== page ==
I'm trying to get back to a regular posting schedule but one week before school means that lots of last minute projects are staring me in the face. So we'll see how the blog fares in such a situation. There's been a number of pieces on religion and evolution and the issue of divestment which I hope to post on soon. But for now I thought I'd highlight some news items of interest.
"There is no one religious position on the Roberts nomination, no one religious view on the future of the court or the cases it will hear," Bill Sinkford, president of the UUA. That's the message of liberal religious leaders as they respond to the religious right's rally for a conservative judiciary, called Justice Sunday II. Treating a set of politics as if this could constitute religion is a danger that seems to bedevil today's religious scene. Chuck Currie has a helpful set of links on this event.
Creationism picks up an ally in Australia as the country's education minister Brendan Nelson endorses the instruction of "I.D" in the schools. So, no the US is not unique in having this debate. Alternet has a piece on other "wierd science" claims that the religious right has pushed. The American Prospect has an article chronicling the origins of intelligent design and how it replaces previously failed creationist attempts in getting a foothold in the schools.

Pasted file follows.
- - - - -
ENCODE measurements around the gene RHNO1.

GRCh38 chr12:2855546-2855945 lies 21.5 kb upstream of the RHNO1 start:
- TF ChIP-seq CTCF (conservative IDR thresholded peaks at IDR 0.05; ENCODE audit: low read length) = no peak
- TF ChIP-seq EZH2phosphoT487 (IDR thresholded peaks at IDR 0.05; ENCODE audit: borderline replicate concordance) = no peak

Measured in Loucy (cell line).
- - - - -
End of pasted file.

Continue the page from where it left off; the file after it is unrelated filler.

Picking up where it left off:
The Antiochian Orthodox Christian Archdiocese approved withdrawing from the National Council of Churches, over a number of issues including mainline stances on gay and lesbian inclusion. The Orthodox Church in America has also signaled their intent on withdrawing from the NCC and the World Council of Churches. This development will hurt protestants and the orthodox and it re-enforces the idea that the only litmus test today is homosexuality.
The ELCA Lutherans' recent gathering had a number of issues approved from sharing communion with the Methodists to the development of a gender inclusive hymnal. But the big news was the decision to continue the ban on non celibate gay clergy without allowing a local option. The vote was close number wise but since a 2/3 majority was needed for such a change it was no where close to passing. It's hard to imagine when in the next decade a change can come to the church, which means few options for glbt members.